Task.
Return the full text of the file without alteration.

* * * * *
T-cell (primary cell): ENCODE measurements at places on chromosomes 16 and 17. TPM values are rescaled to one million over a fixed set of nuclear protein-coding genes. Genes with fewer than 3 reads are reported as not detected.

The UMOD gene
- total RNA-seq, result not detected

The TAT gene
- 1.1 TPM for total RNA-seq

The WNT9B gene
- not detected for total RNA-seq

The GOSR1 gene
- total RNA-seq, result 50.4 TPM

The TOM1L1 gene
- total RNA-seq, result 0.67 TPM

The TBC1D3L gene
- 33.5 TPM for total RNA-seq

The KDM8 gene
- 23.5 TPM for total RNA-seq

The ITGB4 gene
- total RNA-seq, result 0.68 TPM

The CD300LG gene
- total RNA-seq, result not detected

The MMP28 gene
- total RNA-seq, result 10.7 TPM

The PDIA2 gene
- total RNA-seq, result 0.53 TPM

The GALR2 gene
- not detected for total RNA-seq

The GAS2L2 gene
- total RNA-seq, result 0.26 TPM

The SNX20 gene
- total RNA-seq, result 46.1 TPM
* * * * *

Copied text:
T-cell (primary cell): ENCODE measurements at places on chromosomes 16 and 17. TPM values are rescaled to one million over a fixed set of nuclear protein-coding genes. Genes with fewer than 3 reads are reported as not detected.

The UMOD gene
- total RNA-seq, result not detected

The TAT gene
- 1.1 TPM for total RNA-seq

The WNT9B gene
- not detected for total RNA-seq

The GOSR1 gene
- total RNA-seq, result 50.4 TPM

The TOM1L1 gene
- total RNA-seq, result 0.67 TPM

The TBC1D3L gene
- 33.5 TPM for total RNA-seq

The KDM8 gene
- 23.5 TPM for total RNA-seq

The ITGB4 gene
- total RNA-seq, result 0.68 TPM

The CD300LG gene
- total RNA-seq, result not detected

The MMP28 gene
- total RNA-seq, result 10.7 TPM

The PDIA2 gene
- total RNA-seq, result 0.53 TPM

The GALR2 gene
- not detected for total RNA-seq

The GAS2L2 gene
- total RNA-seq, result 0.26 TPM

The SNX20 gene
- total RNA-seq, result 46.1 TPM